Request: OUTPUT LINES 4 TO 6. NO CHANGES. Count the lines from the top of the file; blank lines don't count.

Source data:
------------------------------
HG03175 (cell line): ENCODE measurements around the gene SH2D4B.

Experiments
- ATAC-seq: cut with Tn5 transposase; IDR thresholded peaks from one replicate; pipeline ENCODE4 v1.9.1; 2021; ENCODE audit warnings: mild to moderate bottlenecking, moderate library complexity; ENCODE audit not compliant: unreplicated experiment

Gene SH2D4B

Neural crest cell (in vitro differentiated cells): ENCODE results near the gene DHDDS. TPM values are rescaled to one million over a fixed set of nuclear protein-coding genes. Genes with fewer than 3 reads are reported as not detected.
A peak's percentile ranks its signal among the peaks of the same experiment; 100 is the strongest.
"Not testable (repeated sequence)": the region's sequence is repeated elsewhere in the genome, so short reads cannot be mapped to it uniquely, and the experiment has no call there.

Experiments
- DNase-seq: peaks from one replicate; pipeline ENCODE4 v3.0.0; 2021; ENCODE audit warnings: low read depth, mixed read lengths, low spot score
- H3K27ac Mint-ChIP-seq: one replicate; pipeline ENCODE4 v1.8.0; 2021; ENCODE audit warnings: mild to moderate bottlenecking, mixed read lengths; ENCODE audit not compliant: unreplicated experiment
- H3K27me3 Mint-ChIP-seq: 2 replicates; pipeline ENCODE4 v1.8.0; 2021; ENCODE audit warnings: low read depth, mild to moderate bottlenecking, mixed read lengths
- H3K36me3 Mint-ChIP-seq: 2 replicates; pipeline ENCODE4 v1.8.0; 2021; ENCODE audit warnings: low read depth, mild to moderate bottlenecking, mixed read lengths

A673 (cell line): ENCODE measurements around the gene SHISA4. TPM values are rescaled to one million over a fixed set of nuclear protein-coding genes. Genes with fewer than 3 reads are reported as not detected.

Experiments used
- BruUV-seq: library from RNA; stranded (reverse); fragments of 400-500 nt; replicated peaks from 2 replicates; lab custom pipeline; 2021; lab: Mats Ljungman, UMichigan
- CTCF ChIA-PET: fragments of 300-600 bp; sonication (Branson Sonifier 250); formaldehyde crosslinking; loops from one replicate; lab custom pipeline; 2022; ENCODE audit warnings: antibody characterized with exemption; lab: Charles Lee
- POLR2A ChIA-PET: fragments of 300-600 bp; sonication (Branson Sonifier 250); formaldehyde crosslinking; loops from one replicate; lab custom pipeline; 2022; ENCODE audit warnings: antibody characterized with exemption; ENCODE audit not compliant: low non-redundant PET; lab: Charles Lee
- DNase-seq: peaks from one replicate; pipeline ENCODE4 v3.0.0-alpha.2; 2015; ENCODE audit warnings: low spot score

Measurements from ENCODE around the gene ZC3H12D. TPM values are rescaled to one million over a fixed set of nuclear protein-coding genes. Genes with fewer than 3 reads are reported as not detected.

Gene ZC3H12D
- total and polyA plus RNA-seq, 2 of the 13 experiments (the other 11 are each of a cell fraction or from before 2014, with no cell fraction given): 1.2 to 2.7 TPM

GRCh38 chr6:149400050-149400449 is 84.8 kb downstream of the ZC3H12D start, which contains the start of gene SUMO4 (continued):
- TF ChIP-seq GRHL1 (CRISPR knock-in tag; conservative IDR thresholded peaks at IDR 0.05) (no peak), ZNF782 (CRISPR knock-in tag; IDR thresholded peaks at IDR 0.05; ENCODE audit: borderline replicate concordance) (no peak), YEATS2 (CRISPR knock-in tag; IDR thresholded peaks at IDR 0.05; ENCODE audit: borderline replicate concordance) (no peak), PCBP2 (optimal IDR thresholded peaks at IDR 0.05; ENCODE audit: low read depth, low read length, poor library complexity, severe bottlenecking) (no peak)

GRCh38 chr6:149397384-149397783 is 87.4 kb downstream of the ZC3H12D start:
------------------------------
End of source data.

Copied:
Gene SH2D4B

Neural crest cell (in vitro differentiated cells): ENCODE results near the gene DHDDS. TPM values are rescaled to one million over a fixed set of nuclear protein-coding genes. Genes with fewer than 3 reads are reported as not detected.
A peak's percentile ranks its signal among the peaks of the same experiment; 100 is the strongest.